The Army of Tennessee lost four brigade commanders in the Battle of Chickamauga: Brigadier Generals Preston Smith, Hardin Helm and James Deshler along with Colonel Peyton Colquitt.
Today, four stacks of cannon balls mark the locations of where they fell. Of the four, Helm, Deshler and Colquitt were all young men, Helm being the eldest at 32, Deshler being 30, and Colquitt 31. All three fell in the botched attacks ordered by Lieutenant General Leonidas Polk on the morning of Sept. 20, 1863. Little attention has been given to these three as a group. Helm always stands out for being President Lincoln’s brother-in-law, but little has been told of Deshler and Colquitt. Of interest is that all three attended West Point at the same time with Deshler and Colquitt being friends and displaying similar traits.
Deshler and Colquitt also had something else in common: their father’s radical pro-secession personalities were passed along to them. Much like Shakespeare wrote, “The sins of the father are to be laid upon the children.”
David Deshler was born in Pennsylvania in 1798 and moved to Alabama in 1825. He became quite wealthy from his involvement in the establishment and later ownership of the Tuscumbia, Courtland, and Decatur Railroad, the first railroad west of the Appalachians.
By the 1850s Deshler had become quite radical in his political leanings. In February of 1861 he wrote to a friend in Philadelphia, “You don’t seem to see that the Black Republican programme would be degradation, socially and politically to our section, destruction of $4,000,000,000 — four thousand millions of dollars — of property to us, besides putting us down upon a platform of perfect equality with our own chattels. How can we stand the proposition? Could you agree to it, supposing that we changed places? Not at all — You would die first. Well, so will we…”
David Deshler passed these views on to his son, and though a West Point graduate serving in the United States Army when the Secession Crisis began, he resigned, offering his services to the Confederacy making his father proud. Deshler impressed all those around him, even gaining the eye of Robert E. Lee. By the spring of 1863 he was promoted to the rank of brigadier general, noted for his rash bravery and stubbornness on the battlefield. At Chickamauga this bravery cost him his life, being struck by an artillery shell in the chest while checking his men’s supply of ammunition. David Deshler would mourn his son for the rest of his life, having already lost his wife, daughter and another son prior to the war. Upon his death in 1871, Deshler willed all of his land and money for the establishment of the Deshler Female Institute in Tuscumbia, being named for James.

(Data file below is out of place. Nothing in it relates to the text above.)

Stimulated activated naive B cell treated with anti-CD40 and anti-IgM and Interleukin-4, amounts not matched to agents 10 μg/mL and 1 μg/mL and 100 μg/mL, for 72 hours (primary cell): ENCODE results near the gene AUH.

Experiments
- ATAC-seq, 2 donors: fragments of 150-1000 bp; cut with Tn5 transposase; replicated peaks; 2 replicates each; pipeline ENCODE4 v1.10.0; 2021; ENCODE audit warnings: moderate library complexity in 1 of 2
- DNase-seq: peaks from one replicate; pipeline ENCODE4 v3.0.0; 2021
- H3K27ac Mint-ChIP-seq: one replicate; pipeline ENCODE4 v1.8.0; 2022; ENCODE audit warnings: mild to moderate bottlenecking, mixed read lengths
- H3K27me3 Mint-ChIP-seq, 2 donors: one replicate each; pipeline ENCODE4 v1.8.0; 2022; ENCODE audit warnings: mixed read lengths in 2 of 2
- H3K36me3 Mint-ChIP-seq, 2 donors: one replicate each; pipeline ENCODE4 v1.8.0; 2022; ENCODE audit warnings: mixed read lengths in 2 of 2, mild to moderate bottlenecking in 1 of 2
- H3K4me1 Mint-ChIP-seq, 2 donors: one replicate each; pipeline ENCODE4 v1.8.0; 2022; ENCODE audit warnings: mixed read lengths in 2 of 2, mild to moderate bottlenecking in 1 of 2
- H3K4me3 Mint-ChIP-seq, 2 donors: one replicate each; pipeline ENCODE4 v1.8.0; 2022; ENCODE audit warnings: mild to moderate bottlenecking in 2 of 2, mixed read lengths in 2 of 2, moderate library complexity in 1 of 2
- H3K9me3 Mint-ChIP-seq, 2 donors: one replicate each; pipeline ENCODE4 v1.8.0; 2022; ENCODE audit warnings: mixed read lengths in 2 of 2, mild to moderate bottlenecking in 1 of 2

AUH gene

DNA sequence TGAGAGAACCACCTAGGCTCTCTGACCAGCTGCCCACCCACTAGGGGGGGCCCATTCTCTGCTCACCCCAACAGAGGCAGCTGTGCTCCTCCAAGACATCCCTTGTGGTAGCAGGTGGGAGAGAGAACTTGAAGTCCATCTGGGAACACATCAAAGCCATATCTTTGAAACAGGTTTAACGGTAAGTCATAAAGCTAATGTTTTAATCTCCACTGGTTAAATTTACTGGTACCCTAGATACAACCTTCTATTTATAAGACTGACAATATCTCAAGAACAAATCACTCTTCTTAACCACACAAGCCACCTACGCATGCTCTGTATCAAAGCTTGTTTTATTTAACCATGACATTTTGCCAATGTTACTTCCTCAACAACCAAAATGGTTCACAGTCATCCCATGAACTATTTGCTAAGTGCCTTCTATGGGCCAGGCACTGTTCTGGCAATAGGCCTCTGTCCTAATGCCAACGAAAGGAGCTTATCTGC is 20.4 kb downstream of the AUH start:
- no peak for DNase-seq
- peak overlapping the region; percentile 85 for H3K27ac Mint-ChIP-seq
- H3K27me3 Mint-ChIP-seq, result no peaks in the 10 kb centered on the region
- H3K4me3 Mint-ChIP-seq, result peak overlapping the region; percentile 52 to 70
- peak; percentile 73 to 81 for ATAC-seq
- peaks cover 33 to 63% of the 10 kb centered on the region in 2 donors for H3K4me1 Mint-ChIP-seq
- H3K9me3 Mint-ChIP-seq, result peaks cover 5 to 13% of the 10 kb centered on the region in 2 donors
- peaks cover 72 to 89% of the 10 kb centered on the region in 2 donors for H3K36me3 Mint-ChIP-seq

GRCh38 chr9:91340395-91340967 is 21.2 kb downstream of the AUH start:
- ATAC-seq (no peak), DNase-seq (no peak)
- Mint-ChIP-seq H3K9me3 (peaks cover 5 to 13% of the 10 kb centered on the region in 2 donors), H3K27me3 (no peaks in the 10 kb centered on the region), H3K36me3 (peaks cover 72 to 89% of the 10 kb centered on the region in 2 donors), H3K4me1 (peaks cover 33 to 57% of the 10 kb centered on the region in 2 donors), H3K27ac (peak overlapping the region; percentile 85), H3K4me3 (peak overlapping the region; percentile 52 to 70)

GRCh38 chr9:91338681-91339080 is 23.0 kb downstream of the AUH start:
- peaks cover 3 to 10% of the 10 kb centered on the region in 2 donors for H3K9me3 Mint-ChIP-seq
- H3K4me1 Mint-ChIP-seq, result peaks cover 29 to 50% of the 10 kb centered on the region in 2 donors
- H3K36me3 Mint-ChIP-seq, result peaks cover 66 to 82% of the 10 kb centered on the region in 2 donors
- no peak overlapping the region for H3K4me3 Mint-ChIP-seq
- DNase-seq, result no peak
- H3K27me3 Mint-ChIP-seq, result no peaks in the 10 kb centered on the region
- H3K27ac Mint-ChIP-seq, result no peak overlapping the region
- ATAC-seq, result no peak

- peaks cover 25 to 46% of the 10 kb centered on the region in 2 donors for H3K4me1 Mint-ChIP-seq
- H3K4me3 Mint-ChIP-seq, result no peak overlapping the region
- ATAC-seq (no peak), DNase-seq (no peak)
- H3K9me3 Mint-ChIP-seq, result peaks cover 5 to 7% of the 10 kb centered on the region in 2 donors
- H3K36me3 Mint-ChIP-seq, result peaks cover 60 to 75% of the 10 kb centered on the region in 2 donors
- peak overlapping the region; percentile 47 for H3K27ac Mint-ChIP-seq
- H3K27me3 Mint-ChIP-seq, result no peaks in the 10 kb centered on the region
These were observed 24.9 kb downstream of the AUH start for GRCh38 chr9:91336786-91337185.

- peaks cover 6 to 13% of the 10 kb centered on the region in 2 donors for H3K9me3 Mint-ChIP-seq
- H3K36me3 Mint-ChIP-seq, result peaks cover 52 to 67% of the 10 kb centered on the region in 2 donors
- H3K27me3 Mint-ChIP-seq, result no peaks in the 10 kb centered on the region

Walter T. Colquitt was a legal powerhouse in the state of Georgia, being a prominent judge and then serving as both U.S. Congressman and Senator. Judge Colquitt was a strong states’ rights advocate and urged immediate secession in 1850, at the Nashville Convention of that year, which met to consider what the southern states should do if Congress banned slavery in the new western territories then being added to the country. During the discussion, Colquitt losing all patience for the ongoing debate, abruptly stood, and roared that the time for talking was over, that action was needed, and that instead of words that they should be casting bullets and preparing their sons for war.
Colquitt passed his beliefs onto his two sons, particularly Peyton, his youngest, who dropped out of West Point. Despite this he moved to follow in his father’s footsteps, speaking out in favor of secession using his position as editor of the influential Columbus Sentinel to promote his ideas, and being elected as a state senator, serving from 1857-58.
After John Brown’s Raid, Colquitt offered the services of his militia company to the state of Virginia. All of this would have made his father proud, but Walter Colquitt died in 1855. When the clouds of war gathered in 1861, Colquitt was ready, leading some of the first troops from Georgia into action in Virginia. By 1863 he rose to the rank of colonel commanding his own Georgia regiment. At Chickamauga, he took command of a brigade, and while leading it through a storm of lead and iron he was struck, mortally wounded. Ironically he fell only a short distance from where his friend, Deshler fell. Indeed the sins of the fathers were visited upon the sons.
Lee White is a guide at Chickamauga and Chattanooga National Military Park. For more, visit chattahistoricalassoc.org or call LaVonne Jolley at 423-886-2090.
Mark Kennedy is a Times Free Press columnist and editor. He writes the "LIfe Stories" human interest column for the City section and the "Family Life" column for the Life section. He also writes an automotive column, “Test Drive,” for the Business section. For 13 years, Kennedy was features editor of the newspaper, and before that he was the newspaper’s first Sunday editor. The Times Free Press Life section won the state press award for ...